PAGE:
Does Robinhood Lead to Investing Addiction?
I do believe Robinhood is a game changer for those seeking low cost entry into the stock market. It is a highly enjoyable platform, but does it have a dark side?
Quick Swipe Investing
We have written a lot about Robinhood investing over the last year. I do believe it is a kind of game changer for those seeking low cost entry into the stock market. It is a highly enjoyable platform on many levels.
But, with any new technology, one should ask, is there a dark side? Does it have the capacity to distract us from our core investment values? We explore this and more in the post.
What is Robinhood?
We are not talking about a guy in green tights frolicking through the forest and robbing the “rich” to give to the “poor”. But, if used properly, the platform can save a person thousands of dollars in trading commissions. First, for those who do not know what Robinhood investing is, please check out our earlier post and review of the platform:
Here is a quick snapshot of what Robinhood offers:
Zero costs/fees to trade stocks, ETF’s, options etc.
Easy to use and fun online platform, perfect for mobile
Great way to slowly build positions in desired companies, saving hundreds in fees
Again, the service is truly free, no hidden fees
Here is how it fits into my overall portfolio picture?
For me personally, Robinhood is a 10% and no more of assets thing. What I mean is, most assets should be kept in traditional 401k’s, real estate, IRA’s, Roth IRA’s, etc. You know, the boring old tried and true stuff.
Robinhood is fun to me. It is a chance to take no more than 10% of assets and buy dividend stocks, ETF’s, and make a few fun “gambles” on hot stocks like Tesla. Therefore, it is a learning tool. A way to learn more about interesting companies, investing and the world through hands on experience. I get to learn, perhaps make a little money in the long run and slowly build positions commission free.
I would not be able to have this “fun” money account with a traditional commission based service. There would be $5–7 trading fees every time I took an action. There is an immediacy to Robinhood. The platform is very modern and simple to swipe!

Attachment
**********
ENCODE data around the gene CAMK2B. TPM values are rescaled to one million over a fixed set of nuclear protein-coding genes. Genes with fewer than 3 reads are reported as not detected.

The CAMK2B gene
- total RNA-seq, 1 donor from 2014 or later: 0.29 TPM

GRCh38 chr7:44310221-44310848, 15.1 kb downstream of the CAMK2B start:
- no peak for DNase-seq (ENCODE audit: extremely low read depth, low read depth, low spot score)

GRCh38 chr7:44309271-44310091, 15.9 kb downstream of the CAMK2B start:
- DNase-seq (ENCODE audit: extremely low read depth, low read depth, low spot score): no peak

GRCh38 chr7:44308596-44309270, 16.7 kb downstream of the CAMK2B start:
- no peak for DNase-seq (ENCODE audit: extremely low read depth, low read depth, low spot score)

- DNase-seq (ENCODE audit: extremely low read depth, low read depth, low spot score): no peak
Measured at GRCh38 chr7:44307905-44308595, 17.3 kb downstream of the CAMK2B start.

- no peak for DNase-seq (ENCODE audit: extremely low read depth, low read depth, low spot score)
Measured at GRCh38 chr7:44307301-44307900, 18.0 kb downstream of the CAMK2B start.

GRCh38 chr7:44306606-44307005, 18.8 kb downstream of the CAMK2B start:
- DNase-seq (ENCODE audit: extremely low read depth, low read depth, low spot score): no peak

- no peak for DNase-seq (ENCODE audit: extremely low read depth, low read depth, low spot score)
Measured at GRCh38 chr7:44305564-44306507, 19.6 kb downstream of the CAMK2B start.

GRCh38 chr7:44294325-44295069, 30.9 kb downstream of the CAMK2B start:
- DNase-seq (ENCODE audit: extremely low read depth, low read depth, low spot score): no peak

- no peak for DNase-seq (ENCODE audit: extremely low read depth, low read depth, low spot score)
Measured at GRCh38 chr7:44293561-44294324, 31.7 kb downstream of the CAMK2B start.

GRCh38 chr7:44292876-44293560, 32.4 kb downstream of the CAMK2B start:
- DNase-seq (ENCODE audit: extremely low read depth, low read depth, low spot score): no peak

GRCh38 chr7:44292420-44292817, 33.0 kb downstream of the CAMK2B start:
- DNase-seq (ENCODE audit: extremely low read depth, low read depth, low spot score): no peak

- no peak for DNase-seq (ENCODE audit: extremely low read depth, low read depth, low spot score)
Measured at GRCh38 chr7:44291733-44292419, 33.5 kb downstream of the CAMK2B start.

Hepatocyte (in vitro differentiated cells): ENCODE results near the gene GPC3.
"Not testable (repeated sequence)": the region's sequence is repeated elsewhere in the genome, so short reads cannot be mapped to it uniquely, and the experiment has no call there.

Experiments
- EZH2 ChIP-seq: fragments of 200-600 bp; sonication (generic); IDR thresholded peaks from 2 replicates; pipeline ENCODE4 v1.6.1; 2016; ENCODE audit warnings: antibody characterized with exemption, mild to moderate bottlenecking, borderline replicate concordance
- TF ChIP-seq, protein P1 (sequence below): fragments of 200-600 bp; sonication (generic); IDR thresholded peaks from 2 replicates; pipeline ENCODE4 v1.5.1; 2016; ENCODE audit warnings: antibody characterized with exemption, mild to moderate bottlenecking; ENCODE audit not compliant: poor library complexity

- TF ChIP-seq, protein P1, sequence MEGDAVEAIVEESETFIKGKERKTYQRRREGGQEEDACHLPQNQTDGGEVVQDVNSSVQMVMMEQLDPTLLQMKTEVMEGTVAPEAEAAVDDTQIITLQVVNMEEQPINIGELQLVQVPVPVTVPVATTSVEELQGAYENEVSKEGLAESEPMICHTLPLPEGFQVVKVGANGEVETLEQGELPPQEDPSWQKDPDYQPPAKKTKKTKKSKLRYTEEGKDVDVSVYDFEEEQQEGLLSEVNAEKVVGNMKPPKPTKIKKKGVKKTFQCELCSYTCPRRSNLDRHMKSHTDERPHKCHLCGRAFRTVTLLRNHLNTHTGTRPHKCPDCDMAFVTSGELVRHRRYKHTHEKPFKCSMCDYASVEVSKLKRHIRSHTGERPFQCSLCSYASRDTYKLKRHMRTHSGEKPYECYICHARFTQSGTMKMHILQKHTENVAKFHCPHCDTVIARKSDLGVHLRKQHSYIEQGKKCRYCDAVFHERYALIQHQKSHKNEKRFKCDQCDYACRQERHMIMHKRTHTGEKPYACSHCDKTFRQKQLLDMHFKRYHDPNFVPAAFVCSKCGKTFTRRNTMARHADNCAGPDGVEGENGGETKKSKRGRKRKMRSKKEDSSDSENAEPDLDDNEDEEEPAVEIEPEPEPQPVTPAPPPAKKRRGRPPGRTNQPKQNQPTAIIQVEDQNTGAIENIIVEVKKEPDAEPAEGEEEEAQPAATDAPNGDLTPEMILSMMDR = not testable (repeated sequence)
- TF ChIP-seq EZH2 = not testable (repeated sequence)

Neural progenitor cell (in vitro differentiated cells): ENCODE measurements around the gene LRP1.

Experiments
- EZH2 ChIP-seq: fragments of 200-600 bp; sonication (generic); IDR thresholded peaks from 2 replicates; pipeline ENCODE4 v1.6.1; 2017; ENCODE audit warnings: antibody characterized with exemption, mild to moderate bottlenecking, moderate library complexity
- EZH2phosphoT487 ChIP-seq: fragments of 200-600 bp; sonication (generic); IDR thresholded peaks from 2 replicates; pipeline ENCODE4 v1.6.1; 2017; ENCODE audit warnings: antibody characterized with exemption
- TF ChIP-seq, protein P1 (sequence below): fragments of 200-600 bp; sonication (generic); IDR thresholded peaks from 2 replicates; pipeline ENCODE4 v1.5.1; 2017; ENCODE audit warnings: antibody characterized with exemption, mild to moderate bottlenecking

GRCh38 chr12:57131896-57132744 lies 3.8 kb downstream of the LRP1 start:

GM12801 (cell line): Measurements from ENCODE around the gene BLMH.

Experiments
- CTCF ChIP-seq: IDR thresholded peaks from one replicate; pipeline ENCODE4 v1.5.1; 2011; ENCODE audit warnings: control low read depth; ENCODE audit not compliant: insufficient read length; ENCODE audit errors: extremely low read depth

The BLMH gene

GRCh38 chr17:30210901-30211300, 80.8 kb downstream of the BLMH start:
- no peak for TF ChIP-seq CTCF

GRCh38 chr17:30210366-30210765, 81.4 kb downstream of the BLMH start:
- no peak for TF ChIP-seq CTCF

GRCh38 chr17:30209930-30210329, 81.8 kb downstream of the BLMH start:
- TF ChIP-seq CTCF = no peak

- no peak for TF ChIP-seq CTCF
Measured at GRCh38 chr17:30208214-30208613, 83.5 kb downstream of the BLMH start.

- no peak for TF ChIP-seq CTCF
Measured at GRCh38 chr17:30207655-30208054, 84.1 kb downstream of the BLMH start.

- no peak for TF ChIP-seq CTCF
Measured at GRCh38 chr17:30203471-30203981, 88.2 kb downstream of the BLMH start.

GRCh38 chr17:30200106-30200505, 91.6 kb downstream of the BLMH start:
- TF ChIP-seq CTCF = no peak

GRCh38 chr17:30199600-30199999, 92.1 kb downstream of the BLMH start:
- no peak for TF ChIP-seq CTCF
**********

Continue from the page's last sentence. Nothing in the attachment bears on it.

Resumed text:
Are we swiping too much?
This brings me to the potential dark side. Investing in individual stocks and options is highly risky and volatile. I do not believe most people should use a platform like Robinhood for the majority of assets that will go to retirement. It becomes too easy to swipe around and either buy or sell on impulse. Remember a key aspect of building wealth is getting out of your own way.
I tend to be more of a buy and hold type investor. I also seek high quality dividend stocks. That said, I probably tend to buy a little too much through Robinhood because in a way it can be fun and exciting.
Robinhood Initial Public Offering
Robinhood appears to be preparing for an IPO. This would give investors the chance to actually invest in Robinhood itself.
The push for an IPO comes after five years in business.
The company has solid earnings and revenue thanks to its Robinhood Gold subscription service.
The company makes money by collecting interest on funds that are stored with it by investors.
Robinhood doesn’t take out fees from its users that trade via its service.
This may not seem like as a strong of a way to make cash as adding transaction fees, but Robinhood gets around that due to its large number of users.
The company currently has over 5–6 million users, which is a large amount for it only having about 250 employees.
A Robinhood IPO may also make sense for the company as its value has grown to a total of about $6 billion.
The main concept here is to consider the platform for a couple things. First as a game changer in terms of reducing fees for the average investor. Second as a potential platform for building your own low cost portfolio of stocks. But remember it is tempting to swipe on impulse. And third, consider the company itself as a future investment.
Also keep in mind that this platform should only be used after all other fundamentals are well managed. For example, solid budgeting, emergency fund, employer sponsored 401k etc.